Taking Note of Promissory and Discount Notes
A promissory note is a legal document that requires the borrower to pay back the amount he or she owes at specific time intervals and at a specific fixed rate of interest. With this type of note, you determine the amount of interest-based on the face value — the amount borrowed — and you determine how all the money will be paid back over time. The terms of the note may include the deduction of interest from the amount borrowed — in which case the note is called a discount note.
Facing up to notes that have a full face value
A promissory note in which the interest isn’t deducted has full face value. In other words, you get the full amount of money, and nothing is deducted from what you’re given. When you pay back what you owe, you add the face value (the amount of money borrowed) and the interest and then make arrangements for payment of that sum. The upcoming example shows you the best way to calculate payment amounts when it comes to full face-value loans.
Discounting the value of a promissory note
Suppose you want to borrow $10,000. You arrange for the transaction and sign a promissory note. The note is then discounted — the amount of the interest is deducted from what you’re given. In other words, you don’t have the full $10,000 to work with, but you have to pay the face value, $10,000, back to the lender. Discounting a note isn’t an unusual practice, so make sure you know what you’re getting into. The payments for a discount note are fairly straightforward to determine. You may want to rethink the transaction, though, and increase the amount of the note so that you have more money to work with.
Borrowing with a Conventional Loan
A conventional loan may come in the form of a mortgage on a building, a car or truck loan, a building equity loan, or a personal loan. Loans are available through banks, credit unions, employers, and many other institutions. Your task is to find the best possible arrangement to fit your needs. If you’re comfortable doing the legwork and computations yourself, get out paper, pencil, and a calculator and start searching the newspaper and Internet. If you don’t trust yourself quite yet, find an accountant or financial consultant whom you trust and feel comfortable talking to.
Computing the number of loan payments
You can determine the number of your loan payments using tables of values or a loan calculator. If you’re more of a control person (like me), you probably want to do the computations yourself — just to be sure that the figures are accurate.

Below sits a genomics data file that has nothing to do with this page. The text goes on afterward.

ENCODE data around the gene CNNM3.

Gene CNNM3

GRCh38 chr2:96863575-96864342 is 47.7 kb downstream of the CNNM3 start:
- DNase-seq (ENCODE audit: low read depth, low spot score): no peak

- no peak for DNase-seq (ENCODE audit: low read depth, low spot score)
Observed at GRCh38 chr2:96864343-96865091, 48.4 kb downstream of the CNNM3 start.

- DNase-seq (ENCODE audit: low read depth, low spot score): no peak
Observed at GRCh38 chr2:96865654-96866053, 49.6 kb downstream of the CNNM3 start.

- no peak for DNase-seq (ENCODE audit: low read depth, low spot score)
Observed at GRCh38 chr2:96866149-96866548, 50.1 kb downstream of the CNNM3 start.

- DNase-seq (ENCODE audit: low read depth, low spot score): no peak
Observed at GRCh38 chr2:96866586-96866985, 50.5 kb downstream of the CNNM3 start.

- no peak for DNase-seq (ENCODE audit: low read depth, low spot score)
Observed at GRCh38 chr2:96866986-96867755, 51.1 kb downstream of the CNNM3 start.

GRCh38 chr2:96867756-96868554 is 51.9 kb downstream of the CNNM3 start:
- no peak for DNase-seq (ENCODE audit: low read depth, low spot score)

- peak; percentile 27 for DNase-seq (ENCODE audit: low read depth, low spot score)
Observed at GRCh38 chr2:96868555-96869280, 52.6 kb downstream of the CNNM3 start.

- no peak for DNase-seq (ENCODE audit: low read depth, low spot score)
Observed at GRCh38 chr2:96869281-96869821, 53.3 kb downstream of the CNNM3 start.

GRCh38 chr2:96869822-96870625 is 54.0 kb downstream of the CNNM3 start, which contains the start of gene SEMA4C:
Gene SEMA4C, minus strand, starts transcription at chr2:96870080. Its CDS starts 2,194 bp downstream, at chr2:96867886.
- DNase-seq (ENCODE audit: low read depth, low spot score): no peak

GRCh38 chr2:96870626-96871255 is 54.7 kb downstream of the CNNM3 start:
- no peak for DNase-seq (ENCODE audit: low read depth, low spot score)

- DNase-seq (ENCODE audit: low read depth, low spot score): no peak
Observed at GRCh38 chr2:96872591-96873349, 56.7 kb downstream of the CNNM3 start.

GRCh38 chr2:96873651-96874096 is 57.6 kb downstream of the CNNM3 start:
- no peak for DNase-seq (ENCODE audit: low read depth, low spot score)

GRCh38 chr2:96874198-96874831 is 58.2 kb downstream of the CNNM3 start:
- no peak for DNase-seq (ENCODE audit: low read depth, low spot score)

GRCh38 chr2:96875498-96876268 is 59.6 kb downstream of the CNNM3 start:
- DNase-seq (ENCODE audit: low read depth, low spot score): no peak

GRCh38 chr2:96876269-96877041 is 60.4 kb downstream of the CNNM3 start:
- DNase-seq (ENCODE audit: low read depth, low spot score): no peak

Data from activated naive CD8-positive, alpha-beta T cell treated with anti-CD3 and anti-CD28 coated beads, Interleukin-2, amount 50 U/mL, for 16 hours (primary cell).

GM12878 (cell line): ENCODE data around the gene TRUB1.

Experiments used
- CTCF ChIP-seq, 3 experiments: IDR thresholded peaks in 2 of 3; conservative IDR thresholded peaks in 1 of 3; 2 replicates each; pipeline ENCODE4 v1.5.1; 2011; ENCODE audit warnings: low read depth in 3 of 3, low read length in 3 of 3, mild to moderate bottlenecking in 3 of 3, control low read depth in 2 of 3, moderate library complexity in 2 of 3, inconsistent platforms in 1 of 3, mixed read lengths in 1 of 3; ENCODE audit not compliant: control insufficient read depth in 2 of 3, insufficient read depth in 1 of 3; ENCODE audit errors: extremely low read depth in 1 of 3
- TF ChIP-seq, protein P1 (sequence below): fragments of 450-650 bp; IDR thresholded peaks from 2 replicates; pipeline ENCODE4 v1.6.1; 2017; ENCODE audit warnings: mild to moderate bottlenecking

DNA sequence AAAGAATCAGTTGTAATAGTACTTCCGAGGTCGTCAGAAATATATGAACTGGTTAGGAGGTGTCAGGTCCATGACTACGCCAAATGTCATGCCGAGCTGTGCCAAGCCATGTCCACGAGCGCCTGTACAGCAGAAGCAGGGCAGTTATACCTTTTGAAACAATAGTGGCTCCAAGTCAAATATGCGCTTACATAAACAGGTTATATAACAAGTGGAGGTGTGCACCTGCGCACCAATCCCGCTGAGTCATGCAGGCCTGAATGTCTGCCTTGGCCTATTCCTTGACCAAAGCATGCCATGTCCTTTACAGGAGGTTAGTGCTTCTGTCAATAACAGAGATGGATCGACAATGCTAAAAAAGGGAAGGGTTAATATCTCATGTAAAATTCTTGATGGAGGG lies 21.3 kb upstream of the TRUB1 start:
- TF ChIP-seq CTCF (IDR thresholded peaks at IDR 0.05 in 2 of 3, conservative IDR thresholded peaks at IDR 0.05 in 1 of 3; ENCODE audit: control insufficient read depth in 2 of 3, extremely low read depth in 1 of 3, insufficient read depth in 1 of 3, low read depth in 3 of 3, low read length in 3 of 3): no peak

Considering time and rate
There’s no question that the amount of money borrowed affects the conditions of a payback. After all, the more you borrow, the more you’re going to owe. But the rate of interest and amount of time needed to repay the money act a bit differently in the overall payback. I explain both of these in the following sections.
Determining the remaining balance
If you borrow money using a 20- or 30-year loan and then, all of a sudden, you have a windfall and want to clear all your debts, you need to know what’s left to pay on your loan. You may not expect to win the lottery, inherit a fortune, or receive some other type of windfall when you take out a loan, but you really should avoid any contracts that penalize you for making an early payment. Get rid of that type of clause, if you can. It won’t hurt anything if you do get that windfall, and you’ll save money if you’re able to settle up before the end of the loan term. By paying yearly, you avoid paying some of the interest. However, most amortized loans build in high-interest payments at the beginning of the payback. So you want to get that windfall early in the game.
Say that you’ve taken out a loan and arranged for monthly payments over a 20-year period. Then you realize that you’re able to pay a little more than the monthly payment. Is it a good idea to do so? Absolutely! Making payments larger than necessary is a splendid idea. You’ll finish paying off the loan much sooner, and you’ll save lots of money on interest.